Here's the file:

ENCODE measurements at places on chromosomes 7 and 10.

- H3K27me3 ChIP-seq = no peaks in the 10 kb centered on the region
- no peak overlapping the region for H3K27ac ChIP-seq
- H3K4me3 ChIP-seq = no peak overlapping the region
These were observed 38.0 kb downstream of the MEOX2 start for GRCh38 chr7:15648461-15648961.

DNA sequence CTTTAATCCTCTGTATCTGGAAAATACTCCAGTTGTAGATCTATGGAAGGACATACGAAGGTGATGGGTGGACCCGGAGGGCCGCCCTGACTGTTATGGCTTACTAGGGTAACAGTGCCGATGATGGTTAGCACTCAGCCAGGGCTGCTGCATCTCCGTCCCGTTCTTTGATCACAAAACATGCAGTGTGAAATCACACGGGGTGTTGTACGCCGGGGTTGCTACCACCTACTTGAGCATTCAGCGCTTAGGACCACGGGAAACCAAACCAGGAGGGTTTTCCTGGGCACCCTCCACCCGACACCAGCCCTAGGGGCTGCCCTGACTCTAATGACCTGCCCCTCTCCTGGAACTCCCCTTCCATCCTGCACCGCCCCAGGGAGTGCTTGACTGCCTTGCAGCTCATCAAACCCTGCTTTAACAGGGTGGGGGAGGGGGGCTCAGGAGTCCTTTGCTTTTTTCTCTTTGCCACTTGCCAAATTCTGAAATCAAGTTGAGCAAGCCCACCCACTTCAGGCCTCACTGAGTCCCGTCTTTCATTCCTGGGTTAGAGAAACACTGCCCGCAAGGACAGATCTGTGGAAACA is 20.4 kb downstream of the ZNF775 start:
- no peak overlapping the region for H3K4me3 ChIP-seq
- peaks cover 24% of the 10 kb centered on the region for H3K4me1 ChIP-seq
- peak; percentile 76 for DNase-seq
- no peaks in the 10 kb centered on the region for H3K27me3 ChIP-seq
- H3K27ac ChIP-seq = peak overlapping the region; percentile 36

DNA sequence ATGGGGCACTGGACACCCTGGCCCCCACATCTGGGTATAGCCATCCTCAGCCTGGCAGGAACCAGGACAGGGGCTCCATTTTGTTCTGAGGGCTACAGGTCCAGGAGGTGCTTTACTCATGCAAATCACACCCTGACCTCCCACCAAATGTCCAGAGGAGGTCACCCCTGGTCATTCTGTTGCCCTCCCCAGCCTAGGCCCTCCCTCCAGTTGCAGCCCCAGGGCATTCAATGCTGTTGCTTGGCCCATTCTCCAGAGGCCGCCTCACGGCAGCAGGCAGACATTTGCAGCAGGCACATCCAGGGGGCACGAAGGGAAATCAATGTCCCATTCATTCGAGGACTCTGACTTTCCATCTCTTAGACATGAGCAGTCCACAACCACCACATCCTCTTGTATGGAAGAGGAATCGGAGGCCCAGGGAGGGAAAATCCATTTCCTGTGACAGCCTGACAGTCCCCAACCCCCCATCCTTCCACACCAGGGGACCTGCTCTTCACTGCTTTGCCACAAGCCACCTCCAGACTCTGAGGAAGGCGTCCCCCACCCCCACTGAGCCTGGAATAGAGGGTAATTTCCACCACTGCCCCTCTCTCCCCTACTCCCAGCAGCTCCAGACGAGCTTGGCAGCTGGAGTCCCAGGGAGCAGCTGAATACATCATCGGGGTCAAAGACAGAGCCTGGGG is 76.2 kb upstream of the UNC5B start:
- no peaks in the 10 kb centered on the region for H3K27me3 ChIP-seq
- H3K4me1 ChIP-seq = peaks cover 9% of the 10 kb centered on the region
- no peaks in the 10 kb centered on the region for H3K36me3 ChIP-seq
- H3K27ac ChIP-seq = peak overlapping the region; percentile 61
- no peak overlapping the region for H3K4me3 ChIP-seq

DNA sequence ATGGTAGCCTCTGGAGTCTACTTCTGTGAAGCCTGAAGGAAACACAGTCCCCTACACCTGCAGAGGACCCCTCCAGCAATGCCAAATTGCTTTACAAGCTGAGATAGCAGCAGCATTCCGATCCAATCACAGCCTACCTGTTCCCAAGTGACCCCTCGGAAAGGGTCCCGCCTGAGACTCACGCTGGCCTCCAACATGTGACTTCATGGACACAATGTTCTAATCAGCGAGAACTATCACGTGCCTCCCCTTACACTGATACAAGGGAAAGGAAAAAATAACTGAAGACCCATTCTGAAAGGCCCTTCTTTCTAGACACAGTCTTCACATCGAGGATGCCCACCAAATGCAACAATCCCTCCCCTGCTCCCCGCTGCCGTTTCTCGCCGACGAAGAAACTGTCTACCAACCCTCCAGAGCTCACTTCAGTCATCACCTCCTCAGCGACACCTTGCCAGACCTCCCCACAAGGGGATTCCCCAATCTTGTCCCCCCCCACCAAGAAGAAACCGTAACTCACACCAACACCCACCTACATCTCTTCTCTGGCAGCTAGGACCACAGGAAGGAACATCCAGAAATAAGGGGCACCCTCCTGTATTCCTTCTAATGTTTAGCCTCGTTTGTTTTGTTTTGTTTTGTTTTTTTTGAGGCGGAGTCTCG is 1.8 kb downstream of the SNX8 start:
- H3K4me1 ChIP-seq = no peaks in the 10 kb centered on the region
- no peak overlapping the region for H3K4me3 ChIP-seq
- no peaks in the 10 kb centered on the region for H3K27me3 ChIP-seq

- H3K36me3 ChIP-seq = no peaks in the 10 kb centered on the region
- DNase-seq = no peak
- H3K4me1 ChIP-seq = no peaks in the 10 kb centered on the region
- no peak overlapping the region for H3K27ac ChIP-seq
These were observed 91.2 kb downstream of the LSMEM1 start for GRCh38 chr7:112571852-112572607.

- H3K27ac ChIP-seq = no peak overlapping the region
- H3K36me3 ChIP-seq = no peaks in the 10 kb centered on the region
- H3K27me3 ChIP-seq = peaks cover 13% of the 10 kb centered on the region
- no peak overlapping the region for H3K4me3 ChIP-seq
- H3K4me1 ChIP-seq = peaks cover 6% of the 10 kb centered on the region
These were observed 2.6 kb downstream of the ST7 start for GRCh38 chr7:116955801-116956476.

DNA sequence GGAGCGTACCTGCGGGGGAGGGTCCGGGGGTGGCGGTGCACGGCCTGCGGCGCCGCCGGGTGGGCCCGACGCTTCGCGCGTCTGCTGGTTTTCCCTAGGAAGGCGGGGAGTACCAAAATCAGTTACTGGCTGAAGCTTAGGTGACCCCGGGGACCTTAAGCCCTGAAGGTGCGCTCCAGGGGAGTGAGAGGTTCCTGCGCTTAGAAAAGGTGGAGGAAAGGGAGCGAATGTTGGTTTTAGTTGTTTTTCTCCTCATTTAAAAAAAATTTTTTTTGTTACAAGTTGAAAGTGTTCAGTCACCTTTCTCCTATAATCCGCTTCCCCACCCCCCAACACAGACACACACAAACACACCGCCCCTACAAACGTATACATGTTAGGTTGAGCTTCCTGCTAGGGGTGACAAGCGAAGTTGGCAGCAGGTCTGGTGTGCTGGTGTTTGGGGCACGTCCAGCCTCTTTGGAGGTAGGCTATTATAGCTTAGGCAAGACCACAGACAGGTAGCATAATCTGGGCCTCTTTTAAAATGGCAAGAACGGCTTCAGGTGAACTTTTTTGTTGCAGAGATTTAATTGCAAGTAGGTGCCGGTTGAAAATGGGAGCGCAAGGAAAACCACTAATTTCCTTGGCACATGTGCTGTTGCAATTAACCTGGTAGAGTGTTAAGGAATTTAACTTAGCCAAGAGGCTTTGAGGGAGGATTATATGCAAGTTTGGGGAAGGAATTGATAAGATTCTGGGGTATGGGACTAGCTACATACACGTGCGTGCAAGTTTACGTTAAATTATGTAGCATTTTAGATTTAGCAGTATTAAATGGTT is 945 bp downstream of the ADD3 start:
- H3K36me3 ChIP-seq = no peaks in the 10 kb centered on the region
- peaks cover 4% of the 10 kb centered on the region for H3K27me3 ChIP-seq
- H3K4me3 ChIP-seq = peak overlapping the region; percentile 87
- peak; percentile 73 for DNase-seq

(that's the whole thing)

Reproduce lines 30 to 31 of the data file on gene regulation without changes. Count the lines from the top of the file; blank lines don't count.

- no peak overlapping the region for H3K4me3 ChIP-seq
- H3K4me1 ChIP-seq = peaks cover 6% of the 10 kb centered on the region